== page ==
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The tea loving Tibetans of Dharamsala
IANS[Wednesday, July 26, 2006 11:47]

By R.K. Prashar

Dharamsala, July 26 : Tea drinking is an age-old habit among Tibetans in this abode of the Dalai Lama. Not only do they drink different types of the beverage, they are also particular about the way tea is sipped.

Salted butter tea, made of Brick tea from China and Tibetan leaves, is hugely popular. The leaves are boiled in soda and poured into a cylindrical vessel and are then churned along with salt and yak butter.

Tibetans are known to drink this concoction several times a day.

Besides salted butter tea, sweet milk tea is another preferred beverage. For this, boiling black tea is decanted into a churn, and then fresh milk and sugar are added. Vigorous churning turns out a light reddish white drink.

Sweet milk tea is served in most shops on Lhasa roads. In Tibet, tea leaves are commonly produced in Hunan, Yunnan and Szechuan.

Tibetans also love adding herbs and fruit to their tea. These include ginger, and pepper. Herbal tea is believed to have therapeutic and medicinal properties especially for headaches and colds.

Tibetans can drink tea at any time of the day, and three cups is the minimum daily intake.

In the morning, Tibetans drink tea containing fried flour, milk and butter. After lunch, several bowls of tea are gulped down to beef up the stomach's digestive ability. After supper, the whole family usually sits around the table, drinking their all-time favourite beverage.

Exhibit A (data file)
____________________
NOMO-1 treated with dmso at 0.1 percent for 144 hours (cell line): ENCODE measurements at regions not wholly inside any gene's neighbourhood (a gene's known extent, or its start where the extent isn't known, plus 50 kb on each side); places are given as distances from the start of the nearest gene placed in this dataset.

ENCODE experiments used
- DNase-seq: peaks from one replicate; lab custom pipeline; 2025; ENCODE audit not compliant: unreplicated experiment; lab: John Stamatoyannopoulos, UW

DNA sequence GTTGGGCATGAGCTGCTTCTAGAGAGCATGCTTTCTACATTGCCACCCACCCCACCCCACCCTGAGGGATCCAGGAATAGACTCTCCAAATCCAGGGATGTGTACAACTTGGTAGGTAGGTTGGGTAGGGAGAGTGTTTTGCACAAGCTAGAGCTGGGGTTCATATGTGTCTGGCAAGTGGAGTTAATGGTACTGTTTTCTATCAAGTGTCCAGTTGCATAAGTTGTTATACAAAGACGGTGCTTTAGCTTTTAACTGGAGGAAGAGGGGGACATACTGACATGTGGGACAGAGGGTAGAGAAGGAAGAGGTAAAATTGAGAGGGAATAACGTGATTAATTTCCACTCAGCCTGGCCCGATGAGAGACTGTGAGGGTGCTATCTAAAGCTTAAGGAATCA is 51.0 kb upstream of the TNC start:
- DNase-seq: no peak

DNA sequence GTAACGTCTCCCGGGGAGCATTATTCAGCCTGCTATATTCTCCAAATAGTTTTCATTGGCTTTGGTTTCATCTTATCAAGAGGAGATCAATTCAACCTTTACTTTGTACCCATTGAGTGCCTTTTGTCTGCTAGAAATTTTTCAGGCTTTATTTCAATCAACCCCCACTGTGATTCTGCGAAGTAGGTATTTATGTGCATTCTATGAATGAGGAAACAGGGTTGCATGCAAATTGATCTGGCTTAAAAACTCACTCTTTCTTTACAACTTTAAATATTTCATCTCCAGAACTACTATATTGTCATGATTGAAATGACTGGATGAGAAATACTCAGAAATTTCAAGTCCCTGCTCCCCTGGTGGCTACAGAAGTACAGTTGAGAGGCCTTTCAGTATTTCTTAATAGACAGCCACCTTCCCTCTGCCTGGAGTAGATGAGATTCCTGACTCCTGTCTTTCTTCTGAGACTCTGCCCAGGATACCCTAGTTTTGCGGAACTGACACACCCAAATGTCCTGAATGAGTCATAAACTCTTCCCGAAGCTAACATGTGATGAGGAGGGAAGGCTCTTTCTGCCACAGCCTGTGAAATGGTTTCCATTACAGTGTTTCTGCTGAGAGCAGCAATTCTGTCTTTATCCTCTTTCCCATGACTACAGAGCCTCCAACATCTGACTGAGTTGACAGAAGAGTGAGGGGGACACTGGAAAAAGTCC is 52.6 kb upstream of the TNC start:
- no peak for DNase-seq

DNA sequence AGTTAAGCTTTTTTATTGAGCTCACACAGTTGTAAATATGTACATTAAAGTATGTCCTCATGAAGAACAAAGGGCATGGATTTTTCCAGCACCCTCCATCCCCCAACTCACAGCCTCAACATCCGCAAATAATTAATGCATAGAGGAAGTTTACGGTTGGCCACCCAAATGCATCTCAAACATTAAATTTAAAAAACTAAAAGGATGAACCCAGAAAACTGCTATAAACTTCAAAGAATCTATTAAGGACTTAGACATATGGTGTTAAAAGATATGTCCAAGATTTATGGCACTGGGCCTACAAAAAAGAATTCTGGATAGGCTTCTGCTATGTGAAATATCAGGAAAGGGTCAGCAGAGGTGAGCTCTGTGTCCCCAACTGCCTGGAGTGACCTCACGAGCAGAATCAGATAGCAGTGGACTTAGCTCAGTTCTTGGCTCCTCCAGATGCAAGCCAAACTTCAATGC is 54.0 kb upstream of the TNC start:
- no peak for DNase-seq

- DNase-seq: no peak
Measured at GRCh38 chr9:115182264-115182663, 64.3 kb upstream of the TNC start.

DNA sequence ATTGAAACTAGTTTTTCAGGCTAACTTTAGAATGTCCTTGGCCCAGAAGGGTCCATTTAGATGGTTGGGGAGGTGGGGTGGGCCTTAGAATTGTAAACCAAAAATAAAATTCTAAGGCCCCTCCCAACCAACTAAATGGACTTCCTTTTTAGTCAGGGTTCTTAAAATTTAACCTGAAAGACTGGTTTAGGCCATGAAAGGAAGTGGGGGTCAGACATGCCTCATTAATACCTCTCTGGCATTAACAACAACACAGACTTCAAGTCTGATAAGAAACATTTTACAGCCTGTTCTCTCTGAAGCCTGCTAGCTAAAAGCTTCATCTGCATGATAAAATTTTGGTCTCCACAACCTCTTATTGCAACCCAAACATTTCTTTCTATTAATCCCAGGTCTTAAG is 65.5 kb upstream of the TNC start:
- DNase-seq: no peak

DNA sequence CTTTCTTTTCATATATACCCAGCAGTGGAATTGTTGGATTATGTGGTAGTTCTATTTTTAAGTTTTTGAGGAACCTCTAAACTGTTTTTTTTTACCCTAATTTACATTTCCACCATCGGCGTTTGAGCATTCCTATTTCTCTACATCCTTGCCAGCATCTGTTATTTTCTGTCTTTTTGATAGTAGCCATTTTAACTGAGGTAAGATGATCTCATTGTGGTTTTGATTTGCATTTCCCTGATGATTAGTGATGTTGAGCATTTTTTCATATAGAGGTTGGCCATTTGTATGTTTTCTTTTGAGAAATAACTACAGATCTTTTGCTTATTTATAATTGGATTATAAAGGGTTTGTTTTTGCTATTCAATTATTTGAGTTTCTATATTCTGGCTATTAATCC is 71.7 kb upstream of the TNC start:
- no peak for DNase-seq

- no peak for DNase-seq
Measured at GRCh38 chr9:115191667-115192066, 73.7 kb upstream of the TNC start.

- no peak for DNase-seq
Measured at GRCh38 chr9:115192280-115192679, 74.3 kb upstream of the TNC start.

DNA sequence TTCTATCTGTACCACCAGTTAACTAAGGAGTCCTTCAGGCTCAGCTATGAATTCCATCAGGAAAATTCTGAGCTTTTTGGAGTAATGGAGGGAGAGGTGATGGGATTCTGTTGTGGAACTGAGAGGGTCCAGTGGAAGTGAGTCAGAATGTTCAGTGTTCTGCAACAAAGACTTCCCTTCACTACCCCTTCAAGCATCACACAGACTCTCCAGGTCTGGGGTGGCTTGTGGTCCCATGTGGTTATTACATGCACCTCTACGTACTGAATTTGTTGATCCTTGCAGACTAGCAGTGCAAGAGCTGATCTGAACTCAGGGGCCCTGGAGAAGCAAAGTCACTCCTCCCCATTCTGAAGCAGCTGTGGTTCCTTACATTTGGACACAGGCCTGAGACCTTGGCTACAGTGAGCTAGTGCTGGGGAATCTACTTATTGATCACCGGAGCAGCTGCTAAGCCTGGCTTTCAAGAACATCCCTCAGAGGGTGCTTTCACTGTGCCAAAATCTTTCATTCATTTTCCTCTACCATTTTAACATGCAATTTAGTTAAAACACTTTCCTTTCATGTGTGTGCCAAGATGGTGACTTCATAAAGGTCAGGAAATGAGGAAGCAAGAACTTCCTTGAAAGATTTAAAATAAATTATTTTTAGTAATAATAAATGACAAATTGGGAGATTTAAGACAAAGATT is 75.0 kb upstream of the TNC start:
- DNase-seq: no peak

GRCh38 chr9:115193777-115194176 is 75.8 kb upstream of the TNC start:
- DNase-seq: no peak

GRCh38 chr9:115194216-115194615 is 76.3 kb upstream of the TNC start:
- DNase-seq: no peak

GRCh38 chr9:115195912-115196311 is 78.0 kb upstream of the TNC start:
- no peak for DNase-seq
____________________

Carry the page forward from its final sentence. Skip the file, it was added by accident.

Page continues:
The community is also known to have a special 'tea culture' and pays close attention to sipping tea. For instance, bowls used to contain the tea should be flawless and the tea bowl held with both hands.

When refilling the bowl, the palm of the left hand should face the sky, and no tea should spill out of the bowl.

If Buddhist monks are invited to recite prayers at home, others should not touch tea utensils used by them.

There are many such traditions, which are observed till this day while drinking tea.

Tea is a must-have during an engagement ceremony as it represents everlasting ties. Further, when the bride reaches her husband's home for the first time, she should immediately make tea for her in-laws.

Tibetans say that one should gift tea while visiting a friend's house.

According to traditions, a guest should be served butter tea. And the guest, while receiving it, should hold the bowl with both hands without touching its brim.

All this can be widely observed in Dharamsala, where the Dalai Lama has his government-in-exile. India is home to some 100,000 Tibetans, many of whom live in this hill town in Himachal Pradesh.

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